Although Khamenei did not specifically mention the enemies by name, his comment was designed to be a swipe at Iran’s traditional adversaries, namely Israel, the United States, and Saudi Arabia. President Trump has been especially vocal with his support of Iranian protesters, tweeting his views as well as reminders that the United States is watching events in Iran closely. So is the rest of the world, for that matter. Khamenei had to release a statement of some sort in response to Trump’s comments. It comes as no surprise that his first public comment on the crisis was to blame the riots on Iran’s enemies. The statement was generic. When faced with internal unrest, Iran has a history of blaming its enemies for inciting it.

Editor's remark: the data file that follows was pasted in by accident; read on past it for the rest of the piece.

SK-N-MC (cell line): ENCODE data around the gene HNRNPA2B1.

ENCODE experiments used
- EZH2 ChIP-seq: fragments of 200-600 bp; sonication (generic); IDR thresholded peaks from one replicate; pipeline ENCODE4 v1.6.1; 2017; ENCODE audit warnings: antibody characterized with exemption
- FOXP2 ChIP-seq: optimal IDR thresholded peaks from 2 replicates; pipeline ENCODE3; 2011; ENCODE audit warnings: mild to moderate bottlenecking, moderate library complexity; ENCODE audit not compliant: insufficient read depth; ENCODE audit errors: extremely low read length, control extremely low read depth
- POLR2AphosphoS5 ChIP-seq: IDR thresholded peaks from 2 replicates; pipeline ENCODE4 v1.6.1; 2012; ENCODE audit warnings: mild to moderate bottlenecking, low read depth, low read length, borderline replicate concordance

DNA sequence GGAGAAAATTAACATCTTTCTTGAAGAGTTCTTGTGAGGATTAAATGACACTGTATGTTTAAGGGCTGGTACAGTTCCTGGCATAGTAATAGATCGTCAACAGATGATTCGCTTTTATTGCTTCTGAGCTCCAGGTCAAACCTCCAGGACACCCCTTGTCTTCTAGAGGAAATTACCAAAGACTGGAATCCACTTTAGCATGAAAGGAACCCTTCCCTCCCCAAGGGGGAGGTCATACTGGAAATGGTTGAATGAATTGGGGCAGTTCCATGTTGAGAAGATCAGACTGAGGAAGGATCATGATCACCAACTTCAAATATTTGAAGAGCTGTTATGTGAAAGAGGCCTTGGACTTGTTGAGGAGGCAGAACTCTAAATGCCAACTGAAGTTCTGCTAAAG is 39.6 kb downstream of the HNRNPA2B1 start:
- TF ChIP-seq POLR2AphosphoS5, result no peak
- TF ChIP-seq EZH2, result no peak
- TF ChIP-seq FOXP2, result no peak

At least twenty Iranians have died in the protests and over 500 were arrested thus far. Those numbers will continue to rise as long as the unrest continues. This round of protests and riots is significantly smaller than those which took place in 2009. Back then, millions protested the results of the presidential election that gave Mahmoud Ahmadinejad a second term in office. Security forces eventually crushed the Green Movement following weeks of violent protests.
The current demonstrations are being fueled by economic hardship though and this reality is leaving Iran’s leadership somewhat unnerved. Economic problems have a way of spiraling into political chaos. Inflation and unemployment are rising, yet the government has been unable to do anything substantial to reverse economic conditions. Iranians are feeling the pinch and their frustrations have blossomed into anger against the government. Where it goes from here is anyone’s guess.